So the Washington Post has opted to run another Sarah Palin op-ed piece, this one about Climategate. The piece is a re-working of something Palin posted on her Facebook page last week and the Post is apparently drawing the ire of some readers for running it as noted by its own media reporter Howie Kurtz on Twitter.
Here is the gist of the op-ed, which honestly is not saying much that hasn’t been said (and refuted) in harsher terms by many others in the past few weeks (Gawker gives a great debunking of the whole thing here):
“Climate-gate,” as the e-mails and other documents from the Climate Research Unit at the University of East Anglia have become known, exposes a highly politicized scientific circle — the same circle whose work underlies efforts at the Copenhagen climate change conference. The agenda-driven policies being pushed in Copenhagen won’t change the weather, but they would change our economy for the worse…This scandal obviously calls into question the proposals being pushed in Copenhagen. I’ve always believed that policy should be based on sound science, not politics.
Leaving aside the irony of Sarah Palin calling for “sound science’ vs plain old politics(!), there remains the question of whether WaPo is really just traffic-baiting by publishing the piece, (which is pretty clearly ghost-written, but as Kurtz points out that is not a new thing where politicians and op-eds are concerned).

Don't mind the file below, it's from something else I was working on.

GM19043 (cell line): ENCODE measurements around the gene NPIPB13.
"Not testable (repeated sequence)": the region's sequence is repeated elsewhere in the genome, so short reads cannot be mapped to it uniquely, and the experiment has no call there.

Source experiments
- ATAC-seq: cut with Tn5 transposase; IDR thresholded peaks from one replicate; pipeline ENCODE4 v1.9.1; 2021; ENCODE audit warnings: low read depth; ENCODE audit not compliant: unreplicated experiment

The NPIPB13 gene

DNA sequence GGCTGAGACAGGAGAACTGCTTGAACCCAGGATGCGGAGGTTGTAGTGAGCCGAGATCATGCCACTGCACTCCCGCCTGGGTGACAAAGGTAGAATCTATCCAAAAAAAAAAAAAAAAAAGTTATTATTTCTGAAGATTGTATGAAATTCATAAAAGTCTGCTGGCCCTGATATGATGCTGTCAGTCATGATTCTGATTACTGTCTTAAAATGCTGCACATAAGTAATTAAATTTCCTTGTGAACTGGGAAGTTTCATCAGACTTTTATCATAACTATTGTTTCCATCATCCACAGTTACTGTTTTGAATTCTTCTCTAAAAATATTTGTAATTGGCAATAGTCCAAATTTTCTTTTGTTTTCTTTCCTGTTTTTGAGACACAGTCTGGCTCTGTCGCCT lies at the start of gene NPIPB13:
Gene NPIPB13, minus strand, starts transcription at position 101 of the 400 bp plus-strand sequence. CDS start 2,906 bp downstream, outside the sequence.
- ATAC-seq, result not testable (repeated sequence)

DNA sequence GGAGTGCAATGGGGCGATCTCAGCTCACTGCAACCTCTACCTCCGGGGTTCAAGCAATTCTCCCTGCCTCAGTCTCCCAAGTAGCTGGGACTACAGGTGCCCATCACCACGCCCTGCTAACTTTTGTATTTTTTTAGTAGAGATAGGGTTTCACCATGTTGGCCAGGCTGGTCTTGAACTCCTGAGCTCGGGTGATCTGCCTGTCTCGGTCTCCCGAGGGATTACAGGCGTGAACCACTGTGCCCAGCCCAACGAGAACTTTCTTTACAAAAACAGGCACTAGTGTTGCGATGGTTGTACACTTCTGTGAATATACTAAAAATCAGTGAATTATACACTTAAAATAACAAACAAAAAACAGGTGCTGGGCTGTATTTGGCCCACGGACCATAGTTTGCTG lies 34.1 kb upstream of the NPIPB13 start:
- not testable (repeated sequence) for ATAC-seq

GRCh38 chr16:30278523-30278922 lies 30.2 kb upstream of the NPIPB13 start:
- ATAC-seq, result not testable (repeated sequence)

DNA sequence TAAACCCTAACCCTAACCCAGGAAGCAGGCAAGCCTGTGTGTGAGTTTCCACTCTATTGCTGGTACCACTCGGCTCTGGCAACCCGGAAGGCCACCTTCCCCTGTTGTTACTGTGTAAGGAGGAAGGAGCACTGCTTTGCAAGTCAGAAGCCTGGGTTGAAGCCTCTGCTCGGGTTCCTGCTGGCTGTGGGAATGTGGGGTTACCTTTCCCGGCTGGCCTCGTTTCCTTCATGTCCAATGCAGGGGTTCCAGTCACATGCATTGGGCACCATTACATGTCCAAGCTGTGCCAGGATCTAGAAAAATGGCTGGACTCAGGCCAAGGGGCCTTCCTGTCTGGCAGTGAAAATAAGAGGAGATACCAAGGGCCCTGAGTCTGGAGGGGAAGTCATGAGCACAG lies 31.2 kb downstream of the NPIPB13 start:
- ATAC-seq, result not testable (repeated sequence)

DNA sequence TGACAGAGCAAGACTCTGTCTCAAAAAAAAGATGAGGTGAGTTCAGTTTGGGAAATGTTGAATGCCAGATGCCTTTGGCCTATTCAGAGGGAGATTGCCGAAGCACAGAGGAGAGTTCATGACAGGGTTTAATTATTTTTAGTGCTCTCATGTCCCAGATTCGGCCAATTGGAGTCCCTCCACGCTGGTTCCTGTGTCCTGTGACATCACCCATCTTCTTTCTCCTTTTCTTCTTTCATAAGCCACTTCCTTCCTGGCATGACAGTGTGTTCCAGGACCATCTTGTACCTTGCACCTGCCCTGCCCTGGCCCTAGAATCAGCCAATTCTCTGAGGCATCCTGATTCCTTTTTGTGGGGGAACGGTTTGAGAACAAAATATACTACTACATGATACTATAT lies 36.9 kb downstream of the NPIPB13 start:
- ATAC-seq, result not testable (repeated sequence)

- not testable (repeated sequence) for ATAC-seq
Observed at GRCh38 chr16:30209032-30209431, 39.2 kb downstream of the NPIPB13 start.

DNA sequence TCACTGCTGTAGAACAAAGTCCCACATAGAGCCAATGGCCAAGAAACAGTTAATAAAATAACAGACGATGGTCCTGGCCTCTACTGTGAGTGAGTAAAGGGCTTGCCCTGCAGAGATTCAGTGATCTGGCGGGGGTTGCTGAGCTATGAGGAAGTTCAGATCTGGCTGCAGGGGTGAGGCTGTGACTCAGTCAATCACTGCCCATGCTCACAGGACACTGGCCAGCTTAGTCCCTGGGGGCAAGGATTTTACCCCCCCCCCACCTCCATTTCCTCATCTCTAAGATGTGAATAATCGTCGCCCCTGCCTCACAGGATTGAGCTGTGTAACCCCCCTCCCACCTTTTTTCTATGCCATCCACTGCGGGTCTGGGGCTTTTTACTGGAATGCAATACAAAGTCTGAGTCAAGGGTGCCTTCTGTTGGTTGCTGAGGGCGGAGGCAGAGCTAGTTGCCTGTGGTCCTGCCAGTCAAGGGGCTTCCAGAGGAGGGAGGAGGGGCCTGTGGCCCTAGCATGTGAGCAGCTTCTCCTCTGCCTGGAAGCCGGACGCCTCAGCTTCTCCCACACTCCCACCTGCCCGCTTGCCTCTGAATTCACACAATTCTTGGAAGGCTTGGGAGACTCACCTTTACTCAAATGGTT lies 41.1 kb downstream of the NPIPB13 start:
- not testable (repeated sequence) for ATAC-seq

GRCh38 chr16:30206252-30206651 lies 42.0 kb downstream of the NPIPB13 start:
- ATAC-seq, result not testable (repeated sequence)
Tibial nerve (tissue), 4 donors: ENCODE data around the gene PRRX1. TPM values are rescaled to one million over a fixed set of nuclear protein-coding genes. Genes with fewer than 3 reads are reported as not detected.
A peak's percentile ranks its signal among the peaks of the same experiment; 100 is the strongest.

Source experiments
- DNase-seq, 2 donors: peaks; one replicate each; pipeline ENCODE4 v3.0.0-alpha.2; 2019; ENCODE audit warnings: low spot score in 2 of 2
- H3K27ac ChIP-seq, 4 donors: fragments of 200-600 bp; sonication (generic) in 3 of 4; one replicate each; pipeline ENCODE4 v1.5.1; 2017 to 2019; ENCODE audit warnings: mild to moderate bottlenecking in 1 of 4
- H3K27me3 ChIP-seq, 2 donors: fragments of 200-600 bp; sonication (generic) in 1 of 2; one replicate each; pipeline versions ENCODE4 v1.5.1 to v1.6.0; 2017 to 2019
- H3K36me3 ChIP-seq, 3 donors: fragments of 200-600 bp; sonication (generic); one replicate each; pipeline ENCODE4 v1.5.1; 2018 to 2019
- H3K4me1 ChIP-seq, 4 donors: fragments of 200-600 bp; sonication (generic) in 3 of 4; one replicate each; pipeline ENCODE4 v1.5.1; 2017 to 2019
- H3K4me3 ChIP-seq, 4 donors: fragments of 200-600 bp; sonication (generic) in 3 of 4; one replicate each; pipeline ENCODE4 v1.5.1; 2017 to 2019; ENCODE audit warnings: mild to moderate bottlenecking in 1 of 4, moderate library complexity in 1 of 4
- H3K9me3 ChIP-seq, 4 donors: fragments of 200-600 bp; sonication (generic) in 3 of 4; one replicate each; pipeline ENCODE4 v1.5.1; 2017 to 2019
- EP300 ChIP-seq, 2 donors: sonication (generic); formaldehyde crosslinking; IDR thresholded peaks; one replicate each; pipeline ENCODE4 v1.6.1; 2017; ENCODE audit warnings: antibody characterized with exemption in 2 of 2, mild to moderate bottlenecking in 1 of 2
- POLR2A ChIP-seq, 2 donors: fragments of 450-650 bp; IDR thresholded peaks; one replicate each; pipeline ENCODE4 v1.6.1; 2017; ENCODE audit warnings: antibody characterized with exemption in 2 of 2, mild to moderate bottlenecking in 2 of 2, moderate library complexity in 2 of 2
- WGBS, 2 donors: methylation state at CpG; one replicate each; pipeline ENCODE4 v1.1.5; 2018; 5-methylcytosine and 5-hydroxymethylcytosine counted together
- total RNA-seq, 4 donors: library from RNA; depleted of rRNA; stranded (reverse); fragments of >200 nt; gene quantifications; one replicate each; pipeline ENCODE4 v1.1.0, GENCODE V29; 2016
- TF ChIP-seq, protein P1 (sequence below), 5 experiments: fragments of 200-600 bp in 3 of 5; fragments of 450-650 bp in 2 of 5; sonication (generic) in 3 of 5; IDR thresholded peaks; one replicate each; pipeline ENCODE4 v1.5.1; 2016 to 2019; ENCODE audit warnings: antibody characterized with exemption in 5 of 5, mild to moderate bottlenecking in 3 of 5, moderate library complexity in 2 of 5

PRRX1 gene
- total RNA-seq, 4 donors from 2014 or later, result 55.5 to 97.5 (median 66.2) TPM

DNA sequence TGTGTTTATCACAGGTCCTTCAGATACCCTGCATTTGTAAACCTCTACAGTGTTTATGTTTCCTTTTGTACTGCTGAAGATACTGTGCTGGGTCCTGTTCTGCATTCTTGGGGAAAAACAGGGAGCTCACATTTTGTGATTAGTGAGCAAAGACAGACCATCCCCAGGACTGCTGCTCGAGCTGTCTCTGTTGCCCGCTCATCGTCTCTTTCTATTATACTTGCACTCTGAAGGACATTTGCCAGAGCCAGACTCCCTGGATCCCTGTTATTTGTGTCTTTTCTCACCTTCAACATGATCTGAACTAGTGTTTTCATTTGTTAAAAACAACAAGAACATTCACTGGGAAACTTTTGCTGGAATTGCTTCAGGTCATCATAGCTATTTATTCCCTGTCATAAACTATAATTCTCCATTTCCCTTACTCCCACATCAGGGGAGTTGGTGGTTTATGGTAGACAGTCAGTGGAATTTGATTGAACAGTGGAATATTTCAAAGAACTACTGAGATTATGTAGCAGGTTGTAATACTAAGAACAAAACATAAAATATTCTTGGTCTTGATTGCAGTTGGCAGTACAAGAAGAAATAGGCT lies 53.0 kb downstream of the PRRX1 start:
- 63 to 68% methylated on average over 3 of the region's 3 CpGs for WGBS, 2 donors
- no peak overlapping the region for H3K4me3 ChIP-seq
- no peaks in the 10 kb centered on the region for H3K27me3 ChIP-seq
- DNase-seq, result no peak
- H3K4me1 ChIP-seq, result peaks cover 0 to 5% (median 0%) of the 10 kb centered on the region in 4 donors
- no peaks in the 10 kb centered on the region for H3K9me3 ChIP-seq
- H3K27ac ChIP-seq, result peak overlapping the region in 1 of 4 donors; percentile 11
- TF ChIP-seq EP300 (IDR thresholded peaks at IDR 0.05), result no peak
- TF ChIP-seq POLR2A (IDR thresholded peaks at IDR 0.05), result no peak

Choire Sicha at the Awl won’t link to the op-ed directly because “they shouldn’t be rewarded with the clicks, which is pretty much what this is about, I figure.” Which, of course is what it’s about. Also, what I assume Bono’s (arguably less damaging) op-eds at the NYT are about. Also, what 75% of the internet is practically about these days. Also, in the larger sense why Sarah Palin was tapped to be Vice President in the first place, John McCain wanted the attention and the votes of a certain portion of the population.
The other week the Washington Post announced it was closing its New York, Chicago, and Los Angeles bureaus, a decision which could ostensibly leave this country with one national newspaper. If by printing a Sarah Palin op-ed they are somehow able to up their traffic or ad rates or something, than I think it may just be a sort of necessary evil. You know, like slide shows and the like.
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